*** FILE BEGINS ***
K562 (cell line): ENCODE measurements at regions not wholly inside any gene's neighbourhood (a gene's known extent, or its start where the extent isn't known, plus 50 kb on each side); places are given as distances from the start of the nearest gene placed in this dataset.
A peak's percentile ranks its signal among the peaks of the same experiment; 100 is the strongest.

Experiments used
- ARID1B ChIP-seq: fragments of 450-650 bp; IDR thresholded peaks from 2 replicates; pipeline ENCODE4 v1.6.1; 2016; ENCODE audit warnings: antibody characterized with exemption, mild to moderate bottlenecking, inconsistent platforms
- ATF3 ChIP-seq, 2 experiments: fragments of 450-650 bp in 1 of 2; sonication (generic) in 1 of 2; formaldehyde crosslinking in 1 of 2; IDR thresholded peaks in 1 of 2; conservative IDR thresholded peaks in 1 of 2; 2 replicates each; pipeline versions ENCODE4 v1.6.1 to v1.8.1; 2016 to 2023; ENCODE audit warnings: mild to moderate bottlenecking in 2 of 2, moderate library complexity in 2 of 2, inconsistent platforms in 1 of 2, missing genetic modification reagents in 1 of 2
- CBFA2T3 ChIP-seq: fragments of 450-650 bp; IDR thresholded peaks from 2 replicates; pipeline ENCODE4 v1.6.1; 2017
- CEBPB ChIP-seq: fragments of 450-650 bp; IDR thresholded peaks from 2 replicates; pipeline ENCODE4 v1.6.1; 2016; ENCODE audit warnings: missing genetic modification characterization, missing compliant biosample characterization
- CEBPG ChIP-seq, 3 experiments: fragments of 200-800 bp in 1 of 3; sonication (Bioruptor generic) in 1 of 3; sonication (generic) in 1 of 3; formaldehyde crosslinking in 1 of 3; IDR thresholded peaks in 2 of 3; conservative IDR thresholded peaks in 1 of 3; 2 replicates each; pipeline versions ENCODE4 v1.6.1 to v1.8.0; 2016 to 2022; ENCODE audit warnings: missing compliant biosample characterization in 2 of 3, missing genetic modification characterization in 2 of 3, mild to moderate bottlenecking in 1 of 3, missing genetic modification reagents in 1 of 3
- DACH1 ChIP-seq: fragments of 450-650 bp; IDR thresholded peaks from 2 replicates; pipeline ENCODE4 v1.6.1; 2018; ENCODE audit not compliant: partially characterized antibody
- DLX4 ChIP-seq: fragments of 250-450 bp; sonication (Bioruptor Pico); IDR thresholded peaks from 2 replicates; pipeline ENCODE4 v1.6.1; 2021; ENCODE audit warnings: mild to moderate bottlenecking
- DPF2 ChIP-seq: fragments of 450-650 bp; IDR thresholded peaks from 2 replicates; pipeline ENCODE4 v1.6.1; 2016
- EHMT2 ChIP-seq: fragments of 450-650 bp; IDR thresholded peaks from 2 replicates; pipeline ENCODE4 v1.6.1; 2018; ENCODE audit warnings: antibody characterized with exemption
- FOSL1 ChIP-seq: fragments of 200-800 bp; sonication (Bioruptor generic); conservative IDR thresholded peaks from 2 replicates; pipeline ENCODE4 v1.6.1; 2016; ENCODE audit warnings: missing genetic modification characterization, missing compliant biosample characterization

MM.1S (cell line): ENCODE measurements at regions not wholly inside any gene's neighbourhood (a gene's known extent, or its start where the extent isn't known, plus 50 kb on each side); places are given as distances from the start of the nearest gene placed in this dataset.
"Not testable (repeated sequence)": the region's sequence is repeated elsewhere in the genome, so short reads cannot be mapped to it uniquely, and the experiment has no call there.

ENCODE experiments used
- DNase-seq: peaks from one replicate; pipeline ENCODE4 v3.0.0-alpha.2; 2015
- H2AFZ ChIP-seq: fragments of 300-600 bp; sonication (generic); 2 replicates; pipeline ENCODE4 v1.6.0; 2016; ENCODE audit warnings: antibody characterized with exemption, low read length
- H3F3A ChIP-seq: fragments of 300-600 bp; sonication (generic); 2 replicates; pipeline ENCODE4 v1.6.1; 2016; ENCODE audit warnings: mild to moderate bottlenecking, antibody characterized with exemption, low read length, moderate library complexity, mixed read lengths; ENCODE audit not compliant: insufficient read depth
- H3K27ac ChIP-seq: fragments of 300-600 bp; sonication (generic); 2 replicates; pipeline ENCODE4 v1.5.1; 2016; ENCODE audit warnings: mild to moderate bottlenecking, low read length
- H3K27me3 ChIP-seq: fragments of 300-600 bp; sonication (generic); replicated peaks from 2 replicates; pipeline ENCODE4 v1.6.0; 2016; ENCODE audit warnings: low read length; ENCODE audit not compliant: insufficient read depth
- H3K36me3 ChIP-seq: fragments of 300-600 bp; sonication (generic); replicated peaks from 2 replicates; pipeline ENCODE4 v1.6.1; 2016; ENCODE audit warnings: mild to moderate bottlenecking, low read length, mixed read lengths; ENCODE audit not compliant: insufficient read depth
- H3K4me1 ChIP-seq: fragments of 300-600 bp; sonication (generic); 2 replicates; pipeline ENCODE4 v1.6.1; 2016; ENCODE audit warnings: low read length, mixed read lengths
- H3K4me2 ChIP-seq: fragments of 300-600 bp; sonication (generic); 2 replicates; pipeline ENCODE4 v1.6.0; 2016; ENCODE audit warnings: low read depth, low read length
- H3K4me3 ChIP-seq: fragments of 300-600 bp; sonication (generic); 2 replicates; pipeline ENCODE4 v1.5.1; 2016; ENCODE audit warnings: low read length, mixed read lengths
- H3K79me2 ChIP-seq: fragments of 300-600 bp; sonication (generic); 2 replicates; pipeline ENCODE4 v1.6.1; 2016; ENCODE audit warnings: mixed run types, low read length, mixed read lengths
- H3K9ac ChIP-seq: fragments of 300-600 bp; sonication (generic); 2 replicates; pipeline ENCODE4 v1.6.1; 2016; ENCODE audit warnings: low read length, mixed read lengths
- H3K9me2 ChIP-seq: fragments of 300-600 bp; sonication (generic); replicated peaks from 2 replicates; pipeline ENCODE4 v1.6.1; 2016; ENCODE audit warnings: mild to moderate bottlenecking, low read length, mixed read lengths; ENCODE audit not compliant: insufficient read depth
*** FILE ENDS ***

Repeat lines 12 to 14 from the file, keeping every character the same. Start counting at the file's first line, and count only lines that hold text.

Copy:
- EHMT2 ChIP-seq: fragments of 450-650 bp; IDR thresholded peaks from 2 replicates; pipeline ENCODE4 v1.6.1; 2018; ENCODE audit warnings: antibody characterized with exemption
- FOSL1 ChIP-seq: fragments of 200-800 bp; sonication (Bioruptor generic); conservative IDR thresholded peaks from 2 replicates; pipeline ENCODE4 v1.6.1; 2016; ENCODE audit warnings: missing genetic modification characterization, missing compliant biosample characterization

MM.1S (cell line): ENCODE measurements at regions not wholly inside any gene's neighbourhood (a gene's known extent, or its start where the extent isn't known, plus 50 kb on each side); places are given as distances from the start of the nearest gene placed in this dataset.